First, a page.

How Do You Get to Carnegie Hall?

You might have heard this story already. But it makes its point so beautifully, it’s worth repeating.  A tourist stops a famous conductor on a street in Manhattan. The tourist doesn’t recognize the maestro and innocently asks how to get to Carnegie Hall. The conductor, without missing a beat, looks at him and says: “Practice.”

Turn the conductor into a publisher, the destination a bookstore rather than a concert hall and the answer is the same: practice. One of the best ways to improve your writing—both the process and the result—is to isolate the elements of a good manuscript and to practice until you really understand each of them.

In much the same way that practicing scales for a pianist, knife skills for a chef, or batting skills for a baseball player creates competence and, eventually, mastery, working on each of the elements of a picture book in turn moves you toward deeper understanding and closer to the kind of competence that makes the writing process flow.  

I think there are four basic categories to think about when you’re practicing.

  • Idea – which encompasses theme
  • Structure – which include plot
  • Characterization
  • Language – down to the sounds the letters make.

There are more aspects to consider of course. Point of view, voice, description, and others are all important. But if understand and become comfortable working with the above four, you’ll improve the quality of your writing dramatically.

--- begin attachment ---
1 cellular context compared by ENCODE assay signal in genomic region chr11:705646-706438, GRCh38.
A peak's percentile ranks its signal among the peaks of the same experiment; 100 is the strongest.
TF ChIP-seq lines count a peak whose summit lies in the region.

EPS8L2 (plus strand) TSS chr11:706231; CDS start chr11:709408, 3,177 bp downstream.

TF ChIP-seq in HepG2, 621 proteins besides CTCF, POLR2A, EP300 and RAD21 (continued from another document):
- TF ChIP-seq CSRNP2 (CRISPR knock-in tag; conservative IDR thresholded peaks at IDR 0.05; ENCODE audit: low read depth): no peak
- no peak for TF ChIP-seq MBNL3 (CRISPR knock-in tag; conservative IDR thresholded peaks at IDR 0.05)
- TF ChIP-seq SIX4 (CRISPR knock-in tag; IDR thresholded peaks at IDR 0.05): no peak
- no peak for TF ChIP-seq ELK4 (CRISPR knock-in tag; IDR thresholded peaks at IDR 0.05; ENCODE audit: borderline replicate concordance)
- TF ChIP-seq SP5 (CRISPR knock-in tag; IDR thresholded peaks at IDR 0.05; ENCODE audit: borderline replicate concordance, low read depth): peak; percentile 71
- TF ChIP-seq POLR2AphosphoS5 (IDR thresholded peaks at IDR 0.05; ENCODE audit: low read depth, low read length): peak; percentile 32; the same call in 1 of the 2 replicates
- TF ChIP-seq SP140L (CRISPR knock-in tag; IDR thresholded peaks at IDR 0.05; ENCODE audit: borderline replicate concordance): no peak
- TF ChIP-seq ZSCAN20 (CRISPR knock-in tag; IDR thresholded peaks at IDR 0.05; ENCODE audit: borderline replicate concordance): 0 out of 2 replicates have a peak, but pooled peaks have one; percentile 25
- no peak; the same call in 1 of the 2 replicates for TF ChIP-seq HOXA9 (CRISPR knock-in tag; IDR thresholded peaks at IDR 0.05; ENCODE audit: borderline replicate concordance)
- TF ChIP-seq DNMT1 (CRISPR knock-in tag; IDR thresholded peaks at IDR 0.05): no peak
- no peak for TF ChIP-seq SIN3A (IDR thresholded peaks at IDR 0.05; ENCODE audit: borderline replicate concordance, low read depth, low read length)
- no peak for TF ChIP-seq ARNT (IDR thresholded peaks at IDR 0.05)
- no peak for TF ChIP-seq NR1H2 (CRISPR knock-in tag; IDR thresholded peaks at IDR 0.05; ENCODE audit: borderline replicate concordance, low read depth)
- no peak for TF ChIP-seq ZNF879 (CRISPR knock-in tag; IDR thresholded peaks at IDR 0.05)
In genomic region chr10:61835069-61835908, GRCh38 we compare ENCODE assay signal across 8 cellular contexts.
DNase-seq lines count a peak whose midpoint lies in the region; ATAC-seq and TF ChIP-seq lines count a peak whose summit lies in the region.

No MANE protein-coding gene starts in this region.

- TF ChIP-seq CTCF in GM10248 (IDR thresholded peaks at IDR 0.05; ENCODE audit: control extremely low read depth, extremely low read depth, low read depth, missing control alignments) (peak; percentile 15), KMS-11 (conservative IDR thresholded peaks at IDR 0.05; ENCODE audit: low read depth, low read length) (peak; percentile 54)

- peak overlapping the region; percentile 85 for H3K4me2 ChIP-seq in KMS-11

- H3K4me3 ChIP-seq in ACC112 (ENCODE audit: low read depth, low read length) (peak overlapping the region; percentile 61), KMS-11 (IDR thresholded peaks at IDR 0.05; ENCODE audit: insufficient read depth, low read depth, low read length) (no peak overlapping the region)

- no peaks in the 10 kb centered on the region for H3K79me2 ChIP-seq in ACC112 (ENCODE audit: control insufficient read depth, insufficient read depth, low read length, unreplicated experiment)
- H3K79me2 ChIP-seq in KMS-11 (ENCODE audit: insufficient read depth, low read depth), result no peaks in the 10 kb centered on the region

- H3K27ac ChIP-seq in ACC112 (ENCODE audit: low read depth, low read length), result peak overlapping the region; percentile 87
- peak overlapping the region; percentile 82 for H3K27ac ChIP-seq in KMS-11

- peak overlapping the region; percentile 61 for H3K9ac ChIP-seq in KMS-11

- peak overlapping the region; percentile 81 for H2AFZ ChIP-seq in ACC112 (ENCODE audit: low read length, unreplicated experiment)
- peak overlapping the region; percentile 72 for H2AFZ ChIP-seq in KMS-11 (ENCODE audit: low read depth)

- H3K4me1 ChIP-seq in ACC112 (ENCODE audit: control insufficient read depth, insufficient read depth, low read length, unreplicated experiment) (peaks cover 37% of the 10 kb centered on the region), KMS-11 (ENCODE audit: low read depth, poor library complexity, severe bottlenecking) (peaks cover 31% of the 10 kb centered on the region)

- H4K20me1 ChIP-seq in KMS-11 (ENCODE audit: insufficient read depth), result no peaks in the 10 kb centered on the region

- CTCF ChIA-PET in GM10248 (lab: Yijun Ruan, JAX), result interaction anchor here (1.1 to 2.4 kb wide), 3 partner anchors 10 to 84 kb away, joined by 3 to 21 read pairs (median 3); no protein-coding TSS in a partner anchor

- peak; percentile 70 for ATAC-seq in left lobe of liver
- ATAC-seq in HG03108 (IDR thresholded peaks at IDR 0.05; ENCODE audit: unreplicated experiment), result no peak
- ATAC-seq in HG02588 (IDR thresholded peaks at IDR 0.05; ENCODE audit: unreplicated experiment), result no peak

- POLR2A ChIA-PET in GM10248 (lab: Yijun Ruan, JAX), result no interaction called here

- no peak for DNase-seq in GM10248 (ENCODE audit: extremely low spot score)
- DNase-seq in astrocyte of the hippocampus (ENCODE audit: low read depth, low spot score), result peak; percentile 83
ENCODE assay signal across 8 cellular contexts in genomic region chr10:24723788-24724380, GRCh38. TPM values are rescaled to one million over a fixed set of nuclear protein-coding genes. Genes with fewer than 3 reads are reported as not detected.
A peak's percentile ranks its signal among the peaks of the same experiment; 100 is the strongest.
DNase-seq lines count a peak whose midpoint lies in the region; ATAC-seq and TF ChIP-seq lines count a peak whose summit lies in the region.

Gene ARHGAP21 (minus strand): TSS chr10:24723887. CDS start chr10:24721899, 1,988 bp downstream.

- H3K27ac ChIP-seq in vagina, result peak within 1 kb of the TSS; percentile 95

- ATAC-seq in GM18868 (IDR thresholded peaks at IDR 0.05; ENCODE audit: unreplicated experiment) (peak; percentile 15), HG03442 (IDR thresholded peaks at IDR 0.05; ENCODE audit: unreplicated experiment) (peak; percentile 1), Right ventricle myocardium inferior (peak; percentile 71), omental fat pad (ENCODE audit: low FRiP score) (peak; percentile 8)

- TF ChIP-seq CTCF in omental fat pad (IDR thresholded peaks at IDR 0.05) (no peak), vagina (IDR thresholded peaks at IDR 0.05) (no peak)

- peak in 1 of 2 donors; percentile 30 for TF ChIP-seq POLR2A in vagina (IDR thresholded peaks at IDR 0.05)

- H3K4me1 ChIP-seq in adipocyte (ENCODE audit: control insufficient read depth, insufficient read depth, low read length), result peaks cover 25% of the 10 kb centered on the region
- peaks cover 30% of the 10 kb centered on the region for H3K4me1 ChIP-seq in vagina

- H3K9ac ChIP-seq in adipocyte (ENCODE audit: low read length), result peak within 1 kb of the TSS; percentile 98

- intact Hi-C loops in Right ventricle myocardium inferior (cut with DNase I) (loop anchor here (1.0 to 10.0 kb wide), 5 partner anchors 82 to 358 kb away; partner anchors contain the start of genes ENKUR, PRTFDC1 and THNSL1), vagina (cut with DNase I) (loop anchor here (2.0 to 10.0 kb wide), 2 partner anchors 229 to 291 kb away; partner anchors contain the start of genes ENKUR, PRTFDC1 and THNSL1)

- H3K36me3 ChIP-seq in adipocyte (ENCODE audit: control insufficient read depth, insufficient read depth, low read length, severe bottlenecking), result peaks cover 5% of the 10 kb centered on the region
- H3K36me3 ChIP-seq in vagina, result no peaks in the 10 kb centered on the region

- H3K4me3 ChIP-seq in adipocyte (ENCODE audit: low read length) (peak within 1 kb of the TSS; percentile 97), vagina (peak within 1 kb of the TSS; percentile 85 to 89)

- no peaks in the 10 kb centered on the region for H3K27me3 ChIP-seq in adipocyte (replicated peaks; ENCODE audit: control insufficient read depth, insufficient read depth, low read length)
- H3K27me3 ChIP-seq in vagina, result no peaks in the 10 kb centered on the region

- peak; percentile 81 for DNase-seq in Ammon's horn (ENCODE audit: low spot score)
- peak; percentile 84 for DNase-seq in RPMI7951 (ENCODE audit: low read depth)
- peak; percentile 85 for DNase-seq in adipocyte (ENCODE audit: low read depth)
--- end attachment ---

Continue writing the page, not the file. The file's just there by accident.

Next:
Here’s something else to think about when you’re considering the best way to improve your work. It’s the idea of practice, the noun, as a habit that puts a structure around practice, the verb. You practice by doing the work. You develop a practice by deliberately carving out the space, by scheduling the time, and committing to the work regardless of what else is going on in your life.

Following this strategy makes it easier to accomplish what you want to accomplish. And your work is simplified because practicing is not a choice that you have to make again and again; you have practice as a placeholder into which you move. If it’s Tuesday at noon, it must be time to do writing practice. Or if it’s Thursday at 9:00, you know it’s time to sit down and practice your technique.

It’s not the same as the writing you do to free your voice, to keep yourself in the zone, to express yourself. It’s a very deliberate, very conscious attempt to gain competence in one area of your work. And it moves you closer to being able to write the exceptional manuscript you have in your heart.

It doesn’t have to be unpleasant. Although you could slog away for hours a day, you’d probably become so turned off you’d never want to write again. But you don’t need to put yourself through that torture. You don’t even need to practice every day. Just a few hours a week will make a difference to your work. The important thing is to make an appointment with yourself, to make a commitment. And then keep it.

Before you know it, you’ll be well on your way to becoming a practiced—and, if all goes well, published—writer.

I would like to suggest that you set aside two or three 1-hour time slots each week for your writing practice. I encourage you to write these “appointments” down—in ink!—in your calendar or scheduler and treat them as seriously as you would any other appointment. That’ll help get you into the practice of writing regularly.

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